if you think about sitting on a bike, or a bicycle in this example, basically, you don’t really have any tools to help hold you up except, you know, shifting your weight, and then of course you can change the location of where you turn the handlebars and so as you turn the handlebar, that’s the exact same tool that Honda is using in order to help their bikes stay upright. Now, in order to understand how this technology works, we need to talk about trail length. So, there’s two different trail lengths we’re going to be talking about: positive trail length, and this is where the steering axis on the bike lies ahead of where the center of the tire is, and this is good for sporty riding, this is good for pretty much any riding at speed and then there’s something called negative trail length, and this is where the steering axis will lie behind the center of the tire and so this is good for super low speeds to maintain stability and so what these do is change how the bike moves when you pivot that steering axis and so if you turn to the right with positive trail length if you turn that bike to the right it’s going to want to turn into that, and fall into that corner.
If you turn a negative trail length bike so you’re sitting on a bike like this, you turn the wheel like that it’s going to want to push you out this way and so to understand how that works, we’re looking down on top of the tire. So there’s our center point that’s actually touching the ground, and if you have positive trail length, that means your pivot point is going to be up here, so if you were to pivot up here, that’s going to want to push that center this whole tire this direction, and so, obviously, if you’re pushing the tire out that direction, it’s going to want to make your bike fall over this way. So you turn the bike in, it pushes the bike it pushes the tire that direction and you fall over.
The other side with negative trail length, if you have that center there, you’re pivoting the tire this direction, so you’re going to try to turn it like that. You’re going to try to push the tire that way, rather than, like, this way and so that’s going to push your bike, of course, that way and so if you’re starting to fall over this direction, and you turn the bike in you turn those handles in you’re going to push yourself back up. So a very simple demonstration here using a coaster and a sheet of paper. You can see that if we have positive trail length, so the pivot point is ahead of the center of the tire. If I rotate that, it’s going to move the sheet of paper to the left. If we have negative trail length, so the pivot point is behind the center of the tire and you rotate it, you’re going to move the sheet of paper to the right. So this is what Honda’s actually doing with their bike. So they’ve got a simple setup. Here, you’ve got a variable sight angle system, which extends the front of the bike out. You’ve got a steer by wire system for low speeds and you’ve got the steering motor so that the computer can take over control. So the process is very simple.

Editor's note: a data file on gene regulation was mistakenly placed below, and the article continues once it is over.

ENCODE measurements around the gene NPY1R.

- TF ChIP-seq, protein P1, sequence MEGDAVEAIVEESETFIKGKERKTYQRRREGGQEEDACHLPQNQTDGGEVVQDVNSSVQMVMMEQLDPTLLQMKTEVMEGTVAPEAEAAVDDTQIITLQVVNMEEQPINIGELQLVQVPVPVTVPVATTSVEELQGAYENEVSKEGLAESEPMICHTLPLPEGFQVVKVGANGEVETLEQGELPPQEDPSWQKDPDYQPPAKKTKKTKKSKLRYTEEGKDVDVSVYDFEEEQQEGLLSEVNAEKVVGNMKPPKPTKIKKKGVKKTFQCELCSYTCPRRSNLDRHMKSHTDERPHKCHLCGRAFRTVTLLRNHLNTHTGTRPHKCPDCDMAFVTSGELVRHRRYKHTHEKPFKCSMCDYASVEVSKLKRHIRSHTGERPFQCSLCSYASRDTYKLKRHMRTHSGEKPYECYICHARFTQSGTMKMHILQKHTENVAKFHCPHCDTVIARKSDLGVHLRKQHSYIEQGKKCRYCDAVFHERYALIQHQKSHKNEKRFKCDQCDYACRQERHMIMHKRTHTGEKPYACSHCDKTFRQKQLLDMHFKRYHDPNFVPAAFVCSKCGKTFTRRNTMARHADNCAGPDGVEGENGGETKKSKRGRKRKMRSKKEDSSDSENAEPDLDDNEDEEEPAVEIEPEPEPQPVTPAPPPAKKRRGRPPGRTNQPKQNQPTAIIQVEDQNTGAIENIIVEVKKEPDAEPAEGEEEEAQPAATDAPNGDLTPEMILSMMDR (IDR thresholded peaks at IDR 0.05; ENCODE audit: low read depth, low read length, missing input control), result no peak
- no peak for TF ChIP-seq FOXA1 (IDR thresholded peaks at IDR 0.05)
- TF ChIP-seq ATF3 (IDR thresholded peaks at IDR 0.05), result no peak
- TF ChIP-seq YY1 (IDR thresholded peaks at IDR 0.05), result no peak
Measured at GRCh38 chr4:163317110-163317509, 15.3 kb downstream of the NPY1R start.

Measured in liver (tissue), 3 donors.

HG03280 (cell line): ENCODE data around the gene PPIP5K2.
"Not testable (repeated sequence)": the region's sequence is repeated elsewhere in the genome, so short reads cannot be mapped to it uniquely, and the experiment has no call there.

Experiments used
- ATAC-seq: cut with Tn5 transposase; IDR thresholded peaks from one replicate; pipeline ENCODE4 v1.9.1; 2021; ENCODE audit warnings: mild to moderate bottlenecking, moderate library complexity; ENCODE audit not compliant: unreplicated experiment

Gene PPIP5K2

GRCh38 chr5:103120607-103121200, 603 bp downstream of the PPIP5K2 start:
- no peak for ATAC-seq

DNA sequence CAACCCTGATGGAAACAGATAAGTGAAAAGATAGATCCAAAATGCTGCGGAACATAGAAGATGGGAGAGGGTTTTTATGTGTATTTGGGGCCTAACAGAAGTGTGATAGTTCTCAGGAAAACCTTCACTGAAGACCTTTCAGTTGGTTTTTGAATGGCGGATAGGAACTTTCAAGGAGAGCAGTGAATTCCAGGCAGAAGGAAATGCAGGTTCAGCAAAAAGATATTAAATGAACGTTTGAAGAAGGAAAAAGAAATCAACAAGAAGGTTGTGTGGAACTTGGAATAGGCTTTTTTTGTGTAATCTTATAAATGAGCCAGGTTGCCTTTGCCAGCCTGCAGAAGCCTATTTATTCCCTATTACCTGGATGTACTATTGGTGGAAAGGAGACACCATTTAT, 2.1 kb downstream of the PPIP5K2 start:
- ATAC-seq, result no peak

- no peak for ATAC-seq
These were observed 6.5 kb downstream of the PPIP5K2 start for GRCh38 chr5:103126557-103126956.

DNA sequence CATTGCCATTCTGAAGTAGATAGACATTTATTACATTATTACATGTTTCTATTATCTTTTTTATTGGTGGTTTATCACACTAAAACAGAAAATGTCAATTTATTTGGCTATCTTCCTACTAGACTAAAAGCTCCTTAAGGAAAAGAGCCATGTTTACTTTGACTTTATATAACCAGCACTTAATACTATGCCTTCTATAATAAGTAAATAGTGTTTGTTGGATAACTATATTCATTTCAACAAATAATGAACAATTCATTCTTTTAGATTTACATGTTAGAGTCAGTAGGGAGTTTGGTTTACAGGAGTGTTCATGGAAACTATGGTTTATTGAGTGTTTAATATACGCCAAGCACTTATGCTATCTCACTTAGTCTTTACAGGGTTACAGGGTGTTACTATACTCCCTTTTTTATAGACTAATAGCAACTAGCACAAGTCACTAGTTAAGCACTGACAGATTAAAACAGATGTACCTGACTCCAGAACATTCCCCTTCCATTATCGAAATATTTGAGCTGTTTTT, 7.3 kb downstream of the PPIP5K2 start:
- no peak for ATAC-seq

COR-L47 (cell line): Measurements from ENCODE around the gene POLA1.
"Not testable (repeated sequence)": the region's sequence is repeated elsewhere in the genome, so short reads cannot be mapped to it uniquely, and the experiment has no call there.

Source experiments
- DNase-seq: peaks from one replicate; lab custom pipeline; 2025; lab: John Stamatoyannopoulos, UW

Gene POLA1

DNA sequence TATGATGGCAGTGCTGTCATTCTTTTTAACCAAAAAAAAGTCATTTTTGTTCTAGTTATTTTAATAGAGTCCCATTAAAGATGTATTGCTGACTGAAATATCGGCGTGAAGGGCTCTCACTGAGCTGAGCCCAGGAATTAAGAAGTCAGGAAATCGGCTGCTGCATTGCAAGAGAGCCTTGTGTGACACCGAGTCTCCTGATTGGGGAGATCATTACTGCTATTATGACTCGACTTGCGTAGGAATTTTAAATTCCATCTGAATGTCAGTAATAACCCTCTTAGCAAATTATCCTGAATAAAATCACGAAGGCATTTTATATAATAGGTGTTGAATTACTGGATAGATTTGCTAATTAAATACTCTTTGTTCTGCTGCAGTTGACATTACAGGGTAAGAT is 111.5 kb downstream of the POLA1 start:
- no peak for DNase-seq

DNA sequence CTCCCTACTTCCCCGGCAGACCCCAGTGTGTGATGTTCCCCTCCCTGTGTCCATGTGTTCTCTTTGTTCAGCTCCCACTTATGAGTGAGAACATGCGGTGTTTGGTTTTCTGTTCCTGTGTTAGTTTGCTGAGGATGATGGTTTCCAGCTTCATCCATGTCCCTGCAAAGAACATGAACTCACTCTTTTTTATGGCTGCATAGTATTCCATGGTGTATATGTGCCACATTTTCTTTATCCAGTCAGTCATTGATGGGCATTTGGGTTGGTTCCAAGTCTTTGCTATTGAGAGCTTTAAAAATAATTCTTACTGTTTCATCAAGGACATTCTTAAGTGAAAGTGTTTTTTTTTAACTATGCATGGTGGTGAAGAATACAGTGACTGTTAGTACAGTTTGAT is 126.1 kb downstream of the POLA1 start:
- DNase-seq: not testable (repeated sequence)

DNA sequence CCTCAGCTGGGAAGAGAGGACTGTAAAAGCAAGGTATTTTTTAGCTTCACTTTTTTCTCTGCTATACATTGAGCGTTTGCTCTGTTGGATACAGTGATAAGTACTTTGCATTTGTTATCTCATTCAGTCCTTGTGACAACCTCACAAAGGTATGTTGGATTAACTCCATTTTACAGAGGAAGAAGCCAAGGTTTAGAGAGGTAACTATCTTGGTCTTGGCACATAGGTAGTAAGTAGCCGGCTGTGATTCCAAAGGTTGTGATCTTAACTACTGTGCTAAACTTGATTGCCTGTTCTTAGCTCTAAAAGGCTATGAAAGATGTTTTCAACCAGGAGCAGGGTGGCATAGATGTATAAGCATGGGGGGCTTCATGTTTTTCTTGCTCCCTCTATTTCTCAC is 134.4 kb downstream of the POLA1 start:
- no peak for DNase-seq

At low speeds, your handlebars are going to disconnect from the steering and a computer is going to take over and do those minute adjustments for you. So if the bike starts to tilt, it simply turns that wheel into that direction that the bike starts to fall, and it maintains the bike upright, so that it doesn’t fall over. Now, this is a pretty cool technology and I can almost already read the comments of people saying, you know, “this is for people who have no idea what they’re doing,” but I can certainly think of scenarios you know, if you’re older, if you’re shorter, or if you just have a really heavy bike and you still want to ride and, you know, these things are working against you, there are certainly scenarios in which this can be beneficial and help make it easier for people. When you’re standing there at a stop light or, you know, crawling at slow speeds in traffic and you don’t want to worry about putting your foot down or things like that. You know, depending on if you’re older, shorter, etc., how heavy the bike is… So I can certainly see the benefit of a system like this and it is really cool how simple the system is.